History

 

♠ History of Tallinn Central Library – presentation (.pdf)

1907 – the Tallinn Free of Cost Public Library and Reading Room opened its doors to the public on Oct. 14, at Nunne 2 Street. From the very beginning the citizens actively started to use the library. By the end of the first year, a mere two and a half months,  there were 2041 books in the stock, 10 067 borrowings and 8 659 library visits. In a Reading Room for up to 60 persons 20-40 titles of journals and 20-25 titles of newspapers were available.

1920 – the Library was removed to Gogoli Avenue 4 (now Estonia Avenue 8). This presentable historicistic building was built in 1894-1895 for the Tallinn Russian Social Community. The first design was made by academic M. T. Preobrazhenski (his project was also Aleksander Nevski Cathedral on Toompea), the final drawings of the house were designed by the architect R. O. Von Knüpffer.

1921 – Aleksander Sibul became head of the Library, a post he held for nearly 30 years. He played an important role in the development of Tallinn Central Library, as well as in the development of the whole Estonian librarianship at that time. 

1922 – Nõmme Library was established as a library of Nõmme city community „Ühendus“. In 2002 the library celebrated its 80th anniversary. In the same year the library moved into a new modern space in the building of Nõmme Elementary School.

1923 – the library started with home lending

1925 – the library started to function as a central library of Estonia, state support to the library increased and the library started to get compulsory copies of books.

1926 – the first branch library was opened in Luther Public House on Lõuna Street. The branch opened on April 8th, is the predecessor of Laagna branch library. In 1938 the library moved to Tartu Avenue. From June 15th, 1998 the library functions as Laagna branch library on Lasnamäe.

1928 – a music collection was established. In 1951 the collection was handed  over to the State Public Library of the Estonian SSR (now National Library of Estonia).

1929 – Kalamaja branch library opened its doors at Graniidi street 1, on Nov. 20th. From 1941 the library was situated at Tööstuse Street 1 and on March 1st, 2007 the library opened its doors at their present location, Kotzebue 9.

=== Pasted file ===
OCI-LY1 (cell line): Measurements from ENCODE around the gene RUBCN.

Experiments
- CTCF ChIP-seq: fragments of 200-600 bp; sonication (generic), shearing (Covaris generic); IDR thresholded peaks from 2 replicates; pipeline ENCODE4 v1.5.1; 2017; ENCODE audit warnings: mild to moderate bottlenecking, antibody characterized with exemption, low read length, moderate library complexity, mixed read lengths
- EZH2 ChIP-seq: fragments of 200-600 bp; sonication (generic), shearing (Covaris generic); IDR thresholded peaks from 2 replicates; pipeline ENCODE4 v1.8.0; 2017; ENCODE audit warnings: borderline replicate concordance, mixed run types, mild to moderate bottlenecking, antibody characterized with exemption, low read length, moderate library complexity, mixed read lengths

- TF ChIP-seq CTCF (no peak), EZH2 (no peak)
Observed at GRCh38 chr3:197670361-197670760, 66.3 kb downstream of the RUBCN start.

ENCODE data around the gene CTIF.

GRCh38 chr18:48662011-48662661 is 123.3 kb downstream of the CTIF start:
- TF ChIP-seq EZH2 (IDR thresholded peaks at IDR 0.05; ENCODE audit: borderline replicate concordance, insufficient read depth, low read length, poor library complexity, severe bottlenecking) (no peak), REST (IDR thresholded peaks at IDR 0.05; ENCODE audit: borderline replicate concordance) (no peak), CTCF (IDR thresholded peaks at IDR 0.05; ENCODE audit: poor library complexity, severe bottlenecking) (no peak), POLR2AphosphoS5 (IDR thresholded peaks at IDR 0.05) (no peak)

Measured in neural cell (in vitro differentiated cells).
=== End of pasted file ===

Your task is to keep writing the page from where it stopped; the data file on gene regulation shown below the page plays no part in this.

1933 – the Youth Library was established in the building of Tallinn Central Library. Later it bacame Estonian Children`s Literature Centre.

1929-1940 – 32 issues of new book list „Tallinn Central Library News“ were published.

1938 – Central Library Archive was opened. The function of the Archive Library was to collect and preserve all the materials in Estonian and about Estonia. According to new conceptions, the collection that had grown to more than 40 000 items, was distributed among various institutions in 1951, most of it came into possession of the National Library of Estonia.

1944 – the role of acting as a central library of Estonia was taken over by the State Public Library of the Estonian SSR. In the post-war period the structure of the library was established, more branches were opened and the number of employees increased.

1946 – Tondi branch library was established.

1947 – the Department of Subject Bibliography was opened.

1947 – Pirita branch library opened its doors to the citizens. The branch was located at Merivälja Street, in a building that was dismantled to make way for the 1980 Olympic Games projects. The next location was Merivälja Street 24. The extension of Pirita Gymnasium of Economics houses the library since autumn 2003.

1948 – Pääsküla branch library was established. In the last 20 years Pääsküla library has moved three times. In 1980s the library was located at Pärnu Avenue 444 and was called Kivimäe library. Then the library moved into the basement floor of apartement building at Tungla street, and after that into the extension of an apartement building at Rännaku Avenue. Since Sept. 28, 2005 we serve the reading public in a building specially designed and built for a library after the regained independence in 1991.